WHAT TO DO:
CUMBRES AND TOLTEC SCENIC RAILROAD
Many visitors come to Chama to take a ride on the Cumbres and Toltec Scenic Railroad. At 64-miles, and reaching over 10,000 ft of elevation it is the longest and highest steam railroad in North America. Owned by both New Mexico and Colorado the full route takes passengers over the states borders 11 times, with wildlife and incredible views the entire way.
I loved spending the trip on the open-air car (that is conveniently located next to the bar car) while climbing high into the alpine. We spotted sheep, horses, and even a bear during the educational and fun day trip.
WHERE TO EAT AND DRINK:
I loved walking down to Local for dinner and drinks by the fire after my trip on the railroad. Specializing in “New Western” cuisine, my calzone was tasty, the wine on tap was refreshing, and the vibe blended art and a “Western” ethos perfectly.
Chama Espresso is a cute espresso bar and kitchen that’s a great place to spend time working, meeting friends, or just picking up some breakfast. The atmosphere is unique and the drinks are well-made. A great stop that is walkable from downtown.
LEG 4 – CHAMA TO JEMEZ SPRINGS – 3-HOUR DRIVE
Jemez Springs is a small village in the Jemez Mountains within the Santa Fe National Forest. Known for its natural beauty, hot springs, and rich history, outdoor enthusiasts will find plenty of recreation opportunities.
The area offers hiking, fishing, camping, and gorgeous scenic drives. The tranquil and laid-back village has a small downtown area with shops, art galleries, and restaurants.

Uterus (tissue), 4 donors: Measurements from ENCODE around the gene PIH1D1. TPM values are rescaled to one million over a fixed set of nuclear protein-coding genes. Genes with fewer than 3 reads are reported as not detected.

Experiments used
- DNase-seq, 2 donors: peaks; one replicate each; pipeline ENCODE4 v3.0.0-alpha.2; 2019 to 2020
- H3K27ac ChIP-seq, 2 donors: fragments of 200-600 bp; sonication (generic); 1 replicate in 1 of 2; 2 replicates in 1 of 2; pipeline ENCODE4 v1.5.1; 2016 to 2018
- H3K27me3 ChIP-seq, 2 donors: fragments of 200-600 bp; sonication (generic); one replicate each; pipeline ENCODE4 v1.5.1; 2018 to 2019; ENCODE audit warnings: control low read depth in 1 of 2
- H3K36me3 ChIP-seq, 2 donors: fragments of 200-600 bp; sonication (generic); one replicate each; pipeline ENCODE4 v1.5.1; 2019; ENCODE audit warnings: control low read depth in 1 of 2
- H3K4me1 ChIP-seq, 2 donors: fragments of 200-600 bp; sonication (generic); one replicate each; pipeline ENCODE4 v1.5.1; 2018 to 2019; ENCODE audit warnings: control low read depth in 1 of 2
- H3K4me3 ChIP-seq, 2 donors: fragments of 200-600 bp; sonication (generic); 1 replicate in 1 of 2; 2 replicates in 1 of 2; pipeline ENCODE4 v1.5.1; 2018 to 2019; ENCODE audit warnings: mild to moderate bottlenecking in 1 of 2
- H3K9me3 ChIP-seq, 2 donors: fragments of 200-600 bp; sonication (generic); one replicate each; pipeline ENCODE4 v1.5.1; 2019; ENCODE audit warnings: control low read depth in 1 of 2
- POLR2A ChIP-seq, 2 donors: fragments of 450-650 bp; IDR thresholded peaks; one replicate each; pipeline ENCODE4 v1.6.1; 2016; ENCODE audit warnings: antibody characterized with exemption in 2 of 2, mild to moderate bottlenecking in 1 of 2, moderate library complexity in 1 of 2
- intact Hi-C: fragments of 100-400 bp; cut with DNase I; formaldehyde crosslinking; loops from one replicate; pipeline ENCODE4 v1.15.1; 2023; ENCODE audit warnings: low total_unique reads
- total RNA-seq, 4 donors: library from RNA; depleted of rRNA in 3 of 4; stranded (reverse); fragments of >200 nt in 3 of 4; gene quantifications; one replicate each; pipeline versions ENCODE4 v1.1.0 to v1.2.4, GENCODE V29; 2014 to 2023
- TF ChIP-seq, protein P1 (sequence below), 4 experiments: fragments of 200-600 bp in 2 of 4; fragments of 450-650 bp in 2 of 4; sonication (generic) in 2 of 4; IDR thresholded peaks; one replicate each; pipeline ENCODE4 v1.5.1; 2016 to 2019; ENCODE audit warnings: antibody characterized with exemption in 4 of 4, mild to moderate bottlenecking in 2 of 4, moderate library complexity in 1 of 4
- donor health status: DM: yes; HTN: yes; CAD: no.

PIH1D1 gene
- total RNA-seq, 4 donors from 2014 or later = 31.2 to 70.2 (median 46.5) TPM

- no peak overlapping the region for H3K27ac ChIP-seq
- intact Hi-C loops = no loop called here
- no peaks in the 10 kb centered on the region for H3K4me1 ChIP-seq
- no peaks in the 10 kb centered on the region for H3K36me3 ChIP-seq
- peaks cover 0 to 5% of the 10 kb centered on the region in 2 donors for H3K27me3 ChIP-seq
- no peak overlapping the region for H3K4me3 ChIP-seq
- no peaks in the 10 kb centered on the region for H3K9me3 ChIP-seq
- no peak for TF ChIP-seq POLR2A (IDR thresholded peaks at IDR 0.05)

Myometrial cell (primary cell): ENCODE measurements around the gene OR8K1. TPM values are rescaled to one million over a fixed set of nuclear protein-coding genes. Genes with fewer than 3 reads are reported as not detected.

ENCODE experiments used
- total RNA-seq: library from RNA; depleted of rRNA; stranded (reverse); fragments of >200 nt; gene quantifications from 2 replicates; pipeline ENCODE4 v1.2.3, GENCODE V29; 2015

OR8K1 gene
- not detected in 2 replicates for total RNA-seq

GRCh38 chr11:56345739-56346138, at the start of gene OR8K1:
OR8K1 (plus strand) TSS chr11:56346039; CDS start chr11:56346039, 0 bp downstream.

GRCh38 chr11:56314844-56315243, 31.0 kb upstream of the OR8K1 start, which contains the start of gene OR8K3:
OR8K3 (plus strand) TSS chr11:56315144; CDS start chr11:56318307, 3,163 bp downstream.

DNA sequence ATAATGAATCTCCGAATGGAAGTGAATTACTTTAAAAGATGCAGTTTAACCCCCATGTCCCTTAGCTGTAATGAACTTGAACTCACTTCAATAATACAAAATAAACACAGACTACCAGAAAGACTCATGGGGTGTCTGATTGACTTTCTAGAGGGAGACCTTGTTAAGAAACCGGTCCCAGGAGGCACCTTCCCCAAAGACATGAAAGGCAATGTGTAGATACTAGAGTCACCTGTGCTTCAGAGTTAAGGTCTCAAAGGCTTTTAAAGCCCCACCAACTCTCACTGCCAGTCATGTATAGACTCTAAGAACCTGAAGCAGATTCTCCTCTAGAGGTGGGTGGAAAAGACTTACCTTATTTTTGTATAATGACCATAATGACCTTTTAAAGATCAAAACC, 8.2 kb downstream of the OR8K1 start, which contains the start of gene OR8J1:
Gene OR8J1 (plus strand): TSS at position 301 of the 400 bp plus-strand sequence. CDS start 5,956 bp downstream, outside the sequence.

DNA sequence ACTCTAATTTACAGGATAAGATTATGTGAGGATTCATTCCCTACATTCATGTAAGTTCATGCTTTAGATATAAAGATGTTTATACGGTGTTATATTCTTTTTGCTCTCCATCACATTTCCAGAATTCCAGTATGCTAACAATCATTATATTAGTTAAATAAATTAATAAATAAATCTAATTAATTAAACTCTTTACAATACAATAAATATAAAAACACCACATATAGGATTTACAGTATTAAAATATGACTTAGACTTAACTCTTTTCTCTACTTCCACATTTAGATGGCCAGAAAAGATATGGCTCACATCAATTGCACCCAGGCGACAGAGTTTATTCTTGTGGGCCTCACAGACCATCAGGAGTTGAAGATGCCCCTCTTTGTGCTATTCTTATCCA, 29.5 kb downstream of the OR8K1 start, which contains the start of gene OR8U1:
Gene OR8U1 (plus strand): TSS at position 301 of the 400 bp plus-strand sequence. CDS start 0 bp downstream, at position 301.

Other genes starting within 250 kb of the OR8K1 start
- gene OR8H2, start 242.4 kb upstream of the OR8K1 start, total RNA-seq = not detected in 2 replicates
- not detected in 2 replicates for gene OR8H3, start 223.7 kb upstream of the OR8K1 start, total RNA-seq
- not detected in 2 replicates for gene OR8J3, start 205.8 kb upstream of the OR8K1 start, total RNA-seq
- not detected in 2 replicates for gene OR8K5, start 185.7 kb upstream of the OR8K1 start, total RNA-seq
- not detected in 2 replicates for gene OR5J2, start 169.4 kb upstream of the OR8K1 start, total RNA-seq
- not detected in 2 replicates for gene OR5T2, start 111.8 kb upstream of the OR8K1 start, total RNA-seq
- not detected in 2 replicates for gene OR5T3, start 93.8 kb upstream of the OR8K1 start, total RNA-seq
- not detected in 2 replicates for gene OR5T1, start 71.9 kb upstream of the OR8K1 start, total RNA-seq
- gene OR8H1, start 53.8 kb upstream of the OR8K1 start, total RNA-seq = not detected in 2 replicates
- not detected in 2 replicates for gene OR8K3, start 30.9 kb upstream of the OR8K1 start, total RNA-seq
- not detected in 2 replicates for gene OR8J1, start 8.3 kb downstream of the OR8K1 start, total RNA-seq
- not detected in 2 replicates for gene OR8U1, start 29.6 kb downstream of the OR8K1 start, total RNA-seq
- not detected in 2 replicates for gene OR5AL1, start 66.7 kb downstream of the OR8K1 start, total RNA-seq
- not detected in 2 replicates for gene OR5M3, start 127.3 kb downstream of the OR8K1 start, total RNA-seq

WHERE TO STAY:
CANON DEL RIO
At the intersection of a Bed and Breakfast, luxury resort, and upscale spa lies Canon Del Rio in Jemez Springs. The gem is hidden in the canyons of Jemez Valley along the Jemez River. The sprawling New Mexican-style property boasts five guest rooms with full private bathrooms leading out onto an incredibly idyllic and scenic courtyard. I stayed in the “Apache” room. I enjoyed spending time in the hot tub watching the sunset, practicing yoga, and dipping into the pool in the morning after the provided breakfast in the communal kitchen. Next time I’d love to enjoy a massage in this paradise.
WHAT TO DO:
JEMEZ SPRINGS HOT SPRINGS
Unsurprisingly, Jemez Springs is known for its hot springs. Whether developed or primitive, there is an option for any hot water-loving traveler. Jemez Springs Hot Springs – formerly Giggling Springs – is popular with locals and visitors. Located right downtown, the hot springs offers several different hiking pools and lodging. The water originates from beneath the Valles Caldera National Preserve nearby and has been infused with minerals. Jemez Springs operates on a first-come, first-served basis, with no reservations allowed. You can soak for 1 hour for $25 or 2 hours for $50.
SPENCE HOT SPRINGS
Spence Hot Springs is a popular hike to a primitive hot spring outside Jemez Springs. The short 0.7-mile trail is rated moderate, with hot springs easily accessible to soak in or admire.
JEMEZ SPRINGS TO ALBUQUERQUE – JUST OVER AN HOUR
And there’s your loop, folks — a true road adventure in one of the most scenic and certainly most underrated states in the country!